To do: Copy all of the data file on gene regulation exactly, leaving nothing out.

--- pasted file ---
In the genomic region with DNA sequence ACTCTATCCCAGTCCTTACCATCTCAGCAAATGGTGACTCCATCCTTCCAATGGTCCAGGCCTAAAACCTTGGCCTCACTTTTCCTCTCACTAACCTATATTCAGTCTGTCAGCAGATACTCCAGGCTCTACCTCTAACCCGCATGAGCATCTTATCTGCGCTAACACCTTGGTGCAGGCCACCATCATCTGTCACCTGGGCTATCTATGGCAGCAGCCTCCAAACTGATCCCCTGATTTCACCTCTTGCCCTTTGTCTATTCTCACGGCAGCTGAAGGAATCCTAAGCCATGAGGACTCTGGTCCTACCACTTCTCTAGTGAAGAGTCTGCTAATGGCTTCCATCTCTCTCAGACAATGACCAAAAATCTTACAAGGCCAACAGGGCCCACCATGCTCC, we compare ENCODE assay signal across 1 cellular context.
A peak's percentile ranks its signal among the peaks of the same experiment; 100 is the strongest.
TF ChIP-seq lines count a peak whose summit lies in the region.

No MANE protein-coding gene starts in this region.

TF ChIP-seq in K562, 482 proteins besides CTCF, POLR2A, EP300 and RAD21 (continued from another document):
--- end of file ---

In the genomic region with DNA sequence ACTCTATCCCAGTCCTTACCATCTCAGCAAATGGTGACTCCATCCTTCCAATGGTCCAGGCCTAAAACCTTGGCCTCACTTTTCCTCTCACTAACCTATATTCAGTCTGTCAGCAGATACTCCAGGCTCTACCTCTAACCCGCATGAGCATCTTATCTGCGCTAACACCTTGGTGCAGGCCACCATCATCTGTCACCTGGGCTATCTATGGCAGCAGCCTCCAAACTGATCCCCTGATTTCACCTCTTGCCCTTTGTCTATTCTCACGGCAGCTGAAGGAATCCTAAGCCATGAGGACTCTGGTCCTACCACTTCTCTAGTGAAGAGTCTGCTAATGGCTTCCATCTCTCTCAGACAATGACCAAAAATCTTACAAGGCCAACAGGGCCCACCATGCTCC, we compare ENCODE assay signal across 1 cellular context.
A peak's percentile ranks its signal among the peaks of the same experiment; 100 is the strongest.
TF ChIP-seq lines count a peak whose summit lies in the region.

No MANE protein-coding gene starts in this region.

TF ChIP-seq in K562, 482 proteins besides CTCF, POLR2A, EP300 and RAD21 (continued from another document):